This site is entirely user-supported. See how you can help.
We don't have any photos of this monument yet. Why don't you be the first to send us one?
If Google Street View is available, the image is from the best available vantage point looking, if possible, towards the location of the monument. Where it is not available, the satellite view is shown instead.
Latitude: 50.557 / 50°33'25"N
Longitude: -4.0688 / 4°4'7"W
OS Eastings: 253549.8298
OS Northings: 75072.557742
OS Grid: SX535750
Mapcode National: GBR NZ.GBQ9
Mapcode Global: FRA 27CL.GN5
Entry Name: Eluvial tin streamworks and prehistoric coaxial field system together with other archaeological remains on Whitchurch Common
Scheduled Date: 7 March 2002
Source: Historic England
Source ID: 1020089
English Heritage Legacy ID: 22234
Civil Parish: Whitchurch
Traditional County: Devon
Lieutenancy Area (Ceremonial County): Devon
The monument, which falls into six separate areas of protection, includes two
eluvial streamworks and an earlier, prehistoric, coaxial field system,
together with a range of other archaeological remains situated on Whitchurch
Common. Amongst the other prehistoric archaeological remains are two round
cairns, two ring cairns, two cairnfields, two stone hut circle settlements, an
agglomerated enclosure, a simple enclosure and a further field system. All of
the prehistoric remains are likely to be of Bronze Age date (c.2000-700BC).
Archaeological remains of historic date include two medieval farmsteads, a
medieval field system, a cache, two boundary stones, a series of leats and
reservoirs, prospecting pits, shelters, split stones, World War II artillery
and mortar emplacements, slit trenches and other associated structures.
The larger eluvial streamwork is 1.2km long while the part of it surviving
within the monument extends from NGR SX53517572 to SX53797464. This streamwork
survives as a substantial gully measuring up to 4m deep and 130m wide. In the
bottom of this gully are a series of parallel banks representing spoil from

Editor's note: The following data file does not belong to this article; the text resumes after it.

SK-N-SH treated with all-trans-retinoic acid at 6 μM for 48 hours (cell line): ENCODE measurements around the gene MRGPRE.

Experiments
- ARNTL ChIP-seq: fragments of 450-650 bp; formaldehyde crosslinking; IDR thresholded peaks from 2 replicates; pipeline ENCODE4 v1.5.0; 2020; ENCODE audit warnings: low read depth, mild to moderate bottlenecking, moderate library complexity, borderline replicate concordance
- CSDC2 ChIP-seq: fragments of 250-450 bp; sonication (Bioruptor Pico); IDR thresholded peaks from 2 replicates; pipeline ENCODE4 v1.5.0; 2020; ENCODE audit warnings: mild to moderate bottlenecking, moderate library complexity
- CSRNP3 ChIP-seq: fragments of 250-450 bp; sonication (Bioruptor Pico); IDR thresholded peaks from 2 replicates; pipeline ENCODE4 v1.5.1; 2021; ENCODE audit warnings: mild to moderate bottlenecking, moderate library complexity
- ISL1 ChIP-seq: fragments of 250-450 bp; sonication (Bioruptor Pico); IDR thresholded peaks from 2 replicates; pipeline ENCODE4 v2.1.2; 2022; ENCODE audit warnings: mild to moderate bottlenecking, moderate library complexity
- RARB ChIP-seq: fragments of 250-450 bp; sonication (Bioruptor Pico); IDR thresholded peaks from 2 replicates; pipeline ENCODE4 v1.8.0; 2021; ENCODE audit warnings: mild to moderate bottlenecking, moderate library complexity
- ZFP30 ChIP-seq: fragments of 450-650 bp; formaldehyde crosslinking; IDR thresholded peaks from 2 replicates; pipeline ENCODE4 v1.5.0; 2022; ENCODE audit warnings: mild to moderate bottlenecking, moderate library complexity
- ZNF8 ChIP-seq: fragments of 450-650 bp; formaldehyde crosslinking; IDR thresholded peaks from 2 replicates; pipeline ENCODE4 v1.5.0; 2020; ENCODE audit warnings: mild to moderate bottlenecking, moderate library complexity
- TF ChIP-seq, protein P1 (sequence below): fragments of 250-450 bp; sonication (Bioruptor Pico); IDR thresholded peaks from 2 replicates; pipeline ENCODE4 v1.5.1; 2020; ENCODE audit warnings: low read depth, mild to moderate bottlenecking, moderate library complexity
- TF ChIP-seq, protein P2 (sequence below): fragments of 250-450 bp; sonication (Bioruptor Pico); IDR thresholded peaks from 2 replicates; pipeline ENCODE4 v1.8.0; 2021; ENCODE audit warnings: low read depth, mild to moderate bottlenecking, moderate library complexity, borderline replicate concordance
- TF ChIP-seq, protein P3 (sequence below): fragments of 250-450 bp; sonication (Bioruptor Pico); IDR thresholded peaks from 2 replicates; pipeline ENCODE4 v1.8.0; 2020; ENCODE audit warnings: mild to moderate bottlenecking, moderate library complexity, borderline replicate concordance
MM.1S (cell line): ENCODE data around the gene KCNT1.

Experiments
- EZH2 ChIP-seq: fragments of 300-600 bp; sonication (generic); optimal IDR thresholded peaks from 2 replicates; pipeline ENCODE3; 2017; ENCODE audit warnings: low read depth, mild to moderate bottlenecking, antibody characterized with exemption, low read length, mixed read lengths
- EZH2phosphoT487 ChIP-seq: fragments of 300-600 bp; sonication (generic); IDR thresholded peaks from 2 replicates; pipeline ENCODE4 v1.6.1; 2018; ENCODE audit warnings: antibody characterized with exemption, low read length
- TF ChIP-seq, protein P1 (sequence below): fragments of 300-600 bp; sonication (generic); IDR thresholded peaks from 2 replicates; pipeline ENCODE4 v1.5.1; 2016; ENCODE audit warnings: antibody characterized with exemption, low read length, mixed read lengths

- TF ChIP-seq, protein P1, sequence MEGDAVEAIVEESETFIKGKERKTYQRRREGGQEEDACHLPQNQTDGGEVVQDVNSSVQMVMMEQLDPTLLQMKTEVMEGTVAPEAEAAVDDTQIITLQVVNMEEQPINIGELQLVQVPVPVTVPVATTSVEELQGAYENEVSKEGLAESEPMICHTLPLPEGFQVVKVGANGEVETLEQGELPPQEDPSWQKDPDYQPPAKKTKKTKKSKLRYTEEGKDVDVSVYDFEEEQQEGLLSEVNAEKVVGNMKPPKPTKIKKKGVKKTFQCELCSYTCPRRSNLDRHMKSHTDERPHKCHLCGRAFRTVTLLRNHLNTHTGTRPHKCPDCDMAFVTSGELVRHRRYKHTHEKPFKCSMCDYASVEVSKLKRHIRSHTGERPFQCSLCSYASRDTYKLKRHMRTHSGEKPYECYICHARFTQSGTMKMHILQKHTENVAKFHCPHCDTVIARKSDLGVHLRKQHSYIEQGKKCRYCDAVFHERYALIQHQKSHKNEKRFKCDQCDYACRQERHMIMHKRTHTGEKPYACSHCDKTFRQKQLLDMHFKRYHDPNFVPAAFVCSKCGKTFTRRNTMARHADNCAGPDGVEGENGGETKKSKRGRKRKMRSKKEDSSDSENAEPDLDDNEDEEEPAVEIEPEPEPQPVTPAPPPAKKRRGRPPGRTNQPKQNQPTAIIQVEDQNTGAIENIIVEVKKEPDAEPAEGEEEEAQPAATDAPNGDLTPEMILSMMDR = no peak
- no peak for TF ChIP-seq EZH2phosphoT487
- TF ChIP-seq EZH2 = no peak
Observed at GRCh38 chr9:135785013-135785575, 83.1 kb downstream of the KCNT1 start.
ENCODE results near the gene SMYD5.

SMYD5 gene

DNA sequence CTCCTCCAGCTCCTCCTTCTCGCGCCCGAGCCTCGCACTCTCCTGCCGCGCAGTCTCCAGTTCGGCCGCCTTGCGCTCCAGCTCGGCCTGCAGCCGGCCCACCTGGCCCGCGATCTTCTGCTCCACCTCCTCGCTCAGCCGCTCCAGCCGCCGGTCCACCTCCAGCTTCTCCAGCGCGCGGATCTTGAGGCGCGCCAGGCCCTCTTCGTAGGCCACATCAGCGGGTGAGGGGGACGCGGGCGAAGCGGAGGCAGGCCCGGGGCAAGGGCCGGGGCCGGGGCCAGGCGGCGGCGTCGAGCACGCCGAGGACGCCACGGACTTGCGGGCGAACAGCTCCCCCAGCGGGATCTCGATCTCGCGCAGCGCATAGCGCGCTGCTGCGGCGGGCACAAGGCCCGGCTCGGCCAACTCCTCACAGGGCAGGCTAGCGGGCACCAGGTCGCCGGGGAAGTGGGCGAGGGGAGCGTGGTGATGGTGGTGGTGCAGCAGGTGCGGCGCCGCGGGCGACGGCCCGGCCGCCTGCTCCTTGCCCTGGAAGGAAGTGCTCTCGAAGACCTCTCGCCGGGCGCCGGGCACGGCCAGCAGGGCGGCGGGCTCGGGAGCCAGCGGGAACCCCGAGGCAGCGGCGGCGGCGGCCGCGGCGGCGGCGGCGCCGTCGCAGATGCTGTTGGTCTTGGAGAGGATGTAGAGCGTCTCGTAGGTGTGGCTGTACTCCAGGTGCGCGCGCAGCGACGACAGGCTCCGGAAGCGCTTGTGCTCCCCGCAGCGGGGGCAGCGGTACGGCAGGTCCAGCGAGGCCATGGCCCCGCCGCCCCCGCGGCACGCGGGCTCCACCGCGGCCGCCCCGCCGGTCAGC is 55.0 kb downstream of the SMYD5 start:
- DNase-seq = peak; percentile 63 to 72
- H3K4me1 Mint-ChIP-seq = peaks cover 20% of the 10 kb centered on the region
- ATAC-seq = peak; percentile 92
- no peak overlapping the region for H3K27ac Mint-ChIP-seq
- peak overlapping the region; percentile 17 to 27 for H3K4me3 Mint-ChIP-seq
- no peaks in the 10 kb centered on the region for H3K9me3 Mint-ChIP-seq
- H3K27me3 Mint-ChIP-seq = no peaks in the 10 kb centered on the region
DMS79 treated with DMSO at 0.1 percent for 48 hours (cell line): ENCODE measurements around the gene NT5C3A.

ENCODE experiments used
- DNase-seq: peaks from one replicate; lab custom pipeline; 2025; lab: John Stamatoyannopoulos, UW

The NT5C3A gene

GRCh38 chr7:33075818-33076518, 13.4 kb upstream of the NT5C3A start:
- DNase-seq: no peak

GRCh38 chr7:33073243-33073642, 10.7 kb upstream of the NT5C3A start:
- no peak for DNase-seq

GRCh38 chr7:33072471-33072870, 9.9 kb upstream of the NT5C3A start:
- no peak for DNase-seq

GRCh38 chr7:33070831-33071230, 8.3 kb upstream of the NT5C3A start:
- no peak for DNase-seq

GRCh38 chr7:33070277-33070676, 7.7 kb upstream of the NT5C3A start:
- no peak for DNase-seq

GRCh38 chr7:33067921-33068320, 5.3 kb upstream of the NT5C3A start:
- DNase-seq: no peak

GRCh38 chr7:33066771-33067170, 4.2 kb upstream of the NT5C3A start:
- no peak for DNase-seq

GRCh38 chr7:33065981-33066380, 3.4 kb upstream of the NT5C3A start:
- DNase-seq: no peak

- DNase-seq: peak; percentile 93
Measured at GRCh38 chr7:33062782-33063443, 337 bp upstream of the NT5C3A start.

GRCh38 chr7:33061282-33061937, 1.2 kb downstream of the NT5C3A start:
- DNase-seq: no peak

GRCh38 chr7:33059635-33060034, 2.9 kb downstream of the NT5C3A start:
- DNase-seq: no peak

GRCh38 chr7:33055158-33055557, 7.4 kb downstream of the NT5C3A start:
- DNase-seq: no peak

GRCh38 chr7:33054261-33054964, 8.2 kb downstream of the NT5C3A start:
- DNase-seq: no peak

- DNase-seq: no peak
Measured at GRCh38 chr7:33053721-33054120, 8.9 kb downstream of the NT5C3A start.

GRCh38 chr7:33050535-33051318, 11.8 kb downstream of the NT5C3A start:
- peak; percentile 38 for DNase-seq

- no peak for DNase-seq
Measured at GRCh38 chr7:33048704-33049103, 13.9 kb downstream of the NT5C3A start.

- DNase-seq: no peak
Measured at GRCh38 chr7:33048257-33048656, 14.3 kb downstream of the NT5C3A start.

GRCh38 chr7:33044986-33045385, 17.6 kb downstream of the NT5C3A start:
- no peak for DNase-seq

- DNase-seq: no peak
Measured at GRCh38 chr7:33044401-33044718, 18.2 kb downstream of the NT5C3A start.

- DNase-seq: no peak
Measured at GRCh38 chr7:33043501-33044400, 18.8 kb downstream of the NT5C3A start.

the extraction process and the fossilised positions of the work areas known as
tyes. Analysis of these banks has revealed at least six distinct phases of
exploitation. Water, so necessary for the extraction of the eluvial tin, was
carried to the site in a series of leats. It was stored in reservoirs
close to the tinwork before being fed through another group of leats to the
streamwork itself. Within the streamwork at its upper end is a small tinners'
building complete with doorway and fireplace.
The second streamwork lies to the west of the first one and survives as a 150m
long gully containing a few parallel banks. This streamwork is earlier than
the large one and in later years two reservoirs were constructed within it to
serve the eastern tinwork. The coaxial fields surviving within the monument
form part of a larger field system which extends over parts of the Whitchurch
and Peter Tavy Commons. Within this monument, three main reaves lie
approximately parallel to each other and are separated by large blocks of
land, most of which are not included within the scheduling. At the western end
of the southern reave is a terminal reave and to this at least eight fields
are connected. The two prehistoric settlements lying within the monument are
considered to be broadly contemporary with the coaxial field system. The
northern settlement includes four stone hut circles associated with an
irregular shaped field system. The stone hut circles survive as rubble walls
each surrounding a circular or oval internal area measuring between
10 sq m and 83 sq m.
The second settlement lies on the western slopes of Barn Hill and includes six
stone hut circles situated within an agglomerated enclosure. The agglomerated
enclosure includes at least four elements and is attached to the southern
end of the coaxial field system's terminal reave.
The two cairnfields surviving within the monument both include a main
cluster of mounds together with a number of outliers. The northern cairnfield
is associated with a prehistoric settlement and includes 27 mounds standing
between 0.3m and 1m high. The southern cairnfield includes 12 mounds, most
of which survive in a tight cluster at NGR SX53627499. Two further mounds
within the monument represent the site of funerary cairns. The first at NGR